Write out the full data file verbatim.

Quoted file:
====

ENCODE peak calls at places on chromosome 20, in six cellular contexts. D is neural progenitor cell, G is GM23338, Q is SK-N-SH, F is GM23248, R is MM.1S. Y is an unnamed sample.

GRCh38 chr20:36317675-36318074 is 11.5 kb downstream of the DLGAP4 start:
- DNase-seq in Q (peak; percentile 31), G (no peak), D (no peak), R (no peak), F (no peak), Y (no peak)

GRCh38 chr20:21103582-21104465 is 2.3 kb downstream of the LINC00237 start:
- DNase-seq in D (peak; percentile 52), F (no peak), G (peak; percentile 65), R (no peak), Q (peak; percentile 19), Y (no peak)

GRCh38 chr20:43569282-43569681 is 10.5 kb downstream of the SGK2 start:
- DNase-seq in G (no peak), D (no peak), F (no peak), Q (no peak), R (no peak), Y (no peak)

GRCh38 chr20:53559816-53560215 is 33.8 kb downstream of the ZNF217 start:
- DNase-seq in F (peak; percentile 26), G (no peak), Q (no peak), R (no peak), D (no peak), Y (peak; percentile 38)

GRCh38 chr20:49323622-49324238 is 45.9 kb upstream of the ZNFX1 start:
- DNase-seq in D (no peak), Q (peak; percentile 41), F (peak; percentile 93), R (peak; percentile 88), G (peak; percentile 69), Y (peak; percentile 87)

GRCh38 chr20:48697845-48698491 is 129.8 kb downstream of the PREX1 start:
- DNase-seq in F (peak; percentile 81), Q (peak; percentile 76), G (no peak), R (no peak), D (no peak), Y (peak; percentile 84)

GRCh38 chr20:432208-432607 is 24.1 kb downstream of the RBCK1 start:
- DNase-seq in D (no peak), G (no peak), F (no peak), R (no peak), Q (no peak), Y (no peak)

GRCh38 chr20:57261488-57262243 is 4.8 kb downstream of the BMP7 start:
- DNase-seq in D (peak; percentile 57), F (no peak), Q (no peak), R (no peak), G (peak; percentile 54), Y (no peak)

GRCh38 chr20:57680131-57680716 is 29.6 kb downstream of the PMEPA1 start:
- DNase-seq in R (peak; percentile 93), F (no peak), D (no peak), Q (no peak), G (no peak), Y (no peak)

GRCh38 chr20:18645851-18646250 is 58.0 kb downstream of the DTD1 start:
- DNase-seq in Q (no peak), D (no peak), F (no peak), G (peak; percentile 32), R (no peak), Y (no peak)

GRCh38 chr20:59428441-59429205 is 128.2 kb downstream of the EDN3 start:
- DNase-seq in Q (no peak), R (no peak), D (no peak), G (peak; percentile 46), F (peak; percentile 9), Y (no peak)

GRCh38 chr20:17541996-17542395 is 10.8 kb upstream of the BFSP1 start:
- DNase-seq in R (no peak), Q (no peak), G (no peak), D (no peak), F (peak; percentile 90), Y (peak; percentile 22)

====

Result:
ENCODE peak calls at places on chromosome 20, in six cellular contexts. D is neural progenitor cell, G is GM23338, Q is SK-N-SH, F is GM23248, R is MM.1S. Y is an unnamed sample.

GRCh38 chr20:36317675-36318074 is 11.5 kb downstream of the DLGAP4 start:
- DNase-seq in Q (peak; percentile 31), G (no peak), D (no peak), R (no peak), F (no peak), Y (no peak)

GRCh38 chr20:21103582-21104465 is 2.3 kb downstream of the LINC00237 start:
- DNase-seq in D (peak; percentile 52), F (no peak), G (peak; percentile 65), R (no peak), Q (peak; percentile 19), Y (no peak)

GRCh38 chr20:43569282-43569681 is 10.5 kb downstream of the SGK2 start:
- DNase-seq in G (no peak), D (no peak), F (no peak), Q (no peak), R (no peak), Y (no peak)

GRCh38 chr20:53559816-53560215 is 33.8 kb downstream of the ZNF217 start:
- DNase-seq in F (peak; percentile 26), G (no peak), Q (no peak), R (no peak), D (no peak), Y (peak; percentile 38)

GRCh38 chr20:49323622-49324238 is 45.9 kb upstream of the ZNFX1 start:
- DNase-seq in D (no peak), Q (peak; percentile 41), F (peak; percentile 93), R (peak; percentile 88), G (peak; percentile 69), Y (peak; percentile 87)

GRCh38 chr20:48697845-48698491 is 129.8 kb downstream of the PREX1 start:
- DNase-seq in F (peak; percentile 81), Q (peak; percentile 76), G (no peak), R (no peak), D (no peak), Y (peak; percentile 84)

GRCh38 chr20:432208-432607 is 24.1 kb downstream of the RBCK1 start:
- DNase-seq in D (no peak), G (no peak), F (no peak), R (no peak), Q (no peak), Y (no peak)

GRCh38 chr20:57261488-57262243 is 4.8 kb downstream of the BMP7 start:
- DNase-seq in D (peak; percentile 57), F (no peak), Q (no peak), R (no peak), G (peak; percentile 54), Y (no peak)

GRCh38 chr20:57680131-57680716 is 29.6 kb downstream of the PMEPA1 start:
- DNase-seq in R (peak; percentile 93), F (no peak), D (no peak), Q (no peak), G (no peak), Y (no peak)

GRCh38 chr20:18645851-18646250 is 58.0 kb downstream of the DTD1 start:
- DNase-seq in Q (no peak), D (no peak), F (no peak), G (peak; percentile 32), R (no peak), Y (no peak)

GRCh38 chr20:59428441-59429205 is 128.2 kb downstream of the EDN3 start:
- DNase-seq in Q (no peak), R (no peak), D (no peak), G (peak; percentile 46), F (peak; percentile 9), Y (no peak)

GRCh38 chr20:17541996-17542395 is 10.8 kb upstream of the BFSP1 start:
- DNase-seq in R (no peak), Q (no peak), G (no peak), D (no peak), F (peak; percentile 90), Y (peak; percentile 22)